Friday, September 14, 2012

Apple’s massive solar farm looks kind of awesome from the air | Grist
At 100 acres, this is going to be the world’s largest privately-owned solar panel farm — you can see from the photo above that it dwarfs the 500,000 square foot data center, which is that white building in the upper middle. When completed, it’ll generate 20,000 MW of power, with backup from a 4.8-MW biogas plant. Which is all very inspiring, but at the same time, the bird’s-eye photos also show why other corporations don’t usually do this. I mean, who has the space.
ETS bill for taxpayer now $1 billion, MPs hear - Environment - NZ Herald News
For the scheme's first year, to mid-2011, the carbon price was stable at about $20 a tonne and money flowed from energy consumers to forest owners with carbon credits to sell.

But since then international carbon prices have collapsed, and New Zealand units can be had for around $4.

Emitters have loaded up on cheap imported carbon [dioxide rip-offsets], prompting calls to limit the extent they can meet their obligations from that source.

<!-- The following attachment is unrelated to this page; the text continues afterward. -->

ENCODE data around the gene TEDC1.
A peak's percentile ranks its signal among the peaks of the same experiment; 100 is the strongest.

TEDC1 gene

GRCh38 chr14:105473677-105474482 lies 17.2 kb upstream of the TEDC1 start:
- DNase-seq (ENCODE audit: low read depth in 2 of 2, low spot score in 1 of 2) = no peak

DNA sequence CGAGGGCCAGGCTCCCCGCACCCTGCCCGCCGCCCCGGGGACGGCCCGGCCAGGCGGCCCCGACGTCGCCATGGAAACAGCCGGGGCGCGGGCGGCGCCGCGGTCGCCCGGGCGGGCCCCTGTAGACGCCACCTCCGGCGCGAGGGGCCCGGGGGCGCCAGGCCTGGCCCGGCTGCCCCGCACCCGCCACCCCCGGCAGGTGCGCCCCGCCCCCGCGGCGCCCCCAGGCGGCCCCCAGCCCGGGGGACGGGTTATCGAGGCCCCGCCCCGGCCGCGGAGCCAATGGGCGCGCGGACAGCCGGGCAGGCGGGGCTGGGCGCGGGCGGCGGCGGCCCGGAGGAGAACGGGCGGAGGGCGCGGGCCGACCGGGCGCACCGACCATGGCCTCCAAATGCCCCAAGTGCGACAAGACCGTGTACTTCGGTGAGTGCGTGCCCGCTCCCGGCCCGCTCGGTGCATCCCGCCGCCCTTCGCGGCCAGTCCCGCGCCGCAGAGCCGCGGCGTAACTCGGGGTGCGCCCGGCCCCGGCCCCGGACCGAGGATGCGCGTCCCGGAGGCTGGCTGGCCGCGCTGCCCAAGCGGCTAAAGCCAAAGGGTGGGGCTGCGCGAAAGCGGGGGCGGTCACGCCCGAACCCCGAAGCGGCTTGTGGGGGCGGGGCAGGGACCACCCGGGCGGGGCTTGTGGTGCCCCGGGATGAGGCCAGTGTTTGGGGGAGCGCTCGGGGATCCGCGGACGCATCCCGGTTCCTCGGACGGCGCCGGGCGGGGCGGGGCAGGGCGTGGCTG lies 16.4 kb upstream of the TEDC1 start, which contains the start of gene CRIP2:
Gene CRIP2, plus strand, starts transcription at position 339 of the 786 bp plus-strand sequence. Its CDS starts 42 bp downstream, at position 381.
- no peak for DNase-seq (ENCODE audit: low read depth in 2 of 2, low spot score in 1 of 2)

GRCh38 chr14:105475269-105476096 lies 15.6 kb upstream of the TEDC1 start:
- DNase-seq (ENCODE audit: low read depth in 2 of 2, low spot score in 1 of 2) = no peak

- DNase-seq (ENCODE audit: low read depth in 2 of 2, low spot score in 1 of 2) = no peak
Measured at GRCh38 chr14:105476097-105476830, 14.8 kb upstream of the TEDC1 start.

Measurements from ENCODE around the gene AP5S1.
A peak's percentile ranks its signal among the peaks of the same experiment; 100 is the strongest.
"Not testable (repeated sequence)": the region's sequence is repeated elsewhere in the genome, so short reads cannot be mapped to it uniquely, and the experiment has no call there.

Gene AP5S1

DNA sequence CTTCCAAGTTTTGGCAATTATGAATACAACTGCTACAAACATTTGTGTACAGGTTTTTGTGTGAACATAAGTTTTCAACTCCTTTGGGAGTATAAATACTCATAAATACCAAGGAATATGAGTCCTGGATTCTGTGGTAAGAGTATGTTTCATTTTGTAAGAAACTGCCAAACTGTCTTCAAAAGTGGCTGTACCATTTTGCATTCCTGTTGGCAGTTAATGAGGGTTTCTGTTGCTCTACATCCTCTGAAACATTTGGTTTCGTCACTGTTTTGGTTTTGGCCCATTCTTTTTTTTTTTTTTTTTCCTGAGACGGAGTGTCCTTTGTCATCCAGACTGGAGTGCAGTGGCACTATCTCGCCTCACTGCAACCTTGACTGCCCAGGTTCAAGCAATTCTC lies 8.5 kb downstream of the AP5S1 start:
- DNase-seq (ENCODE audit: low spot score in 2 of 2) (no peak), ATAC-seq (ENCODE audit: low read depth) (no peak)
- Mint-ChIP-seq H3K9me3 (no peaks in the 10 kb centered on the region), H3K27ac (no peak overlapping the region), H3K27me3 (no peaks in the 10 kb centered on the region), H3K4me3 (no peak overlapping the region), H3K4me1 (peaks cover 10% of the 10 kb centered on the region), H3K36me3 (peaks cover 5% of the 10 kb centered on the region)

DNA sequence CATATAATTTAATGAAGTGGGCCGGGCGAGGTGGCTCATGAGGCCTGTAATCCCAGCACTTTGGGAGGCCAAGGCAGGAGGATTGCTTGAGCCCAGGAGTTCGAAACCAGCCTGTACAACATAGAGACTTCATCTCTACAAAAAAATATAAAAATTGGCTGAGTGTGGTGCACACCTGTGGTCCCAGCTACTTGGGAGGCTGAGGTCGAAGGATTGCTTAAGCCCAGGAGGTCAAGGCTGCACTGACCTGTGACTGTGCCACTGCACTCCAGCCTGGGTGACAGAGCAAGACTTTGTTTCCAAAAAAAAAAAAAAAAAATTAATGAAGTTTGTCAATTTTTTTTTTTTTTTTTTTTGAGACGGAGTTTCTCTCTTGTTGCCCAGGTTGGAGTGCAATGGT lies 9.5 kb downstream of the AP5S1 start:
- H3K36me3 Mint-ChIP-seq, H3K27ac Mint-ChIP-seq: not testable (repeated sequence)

Global warming: the heat’s back on - Telegraph
HFCs, are themselves exceptionally potent greenhouse gases, and their rise threatens to undo all the progress made in tackling global warming so far. Frustratingly, they come under the aegis of the climate talks and so are caught up in the logjam that bedevils those negotiations. More than 100 countries want them to be brought under the Montreal Protocol, which is much more likely to take action – but this is being blocked by India and China, which have large HFC industries, with support from Brazil.

It will come to a head at a Protocol meeting in November. Making the change and controlling HFCs would be the fastest and cheapest available means of mitigating global warming, a fitting way of marking the anniversary of a momentous pact.

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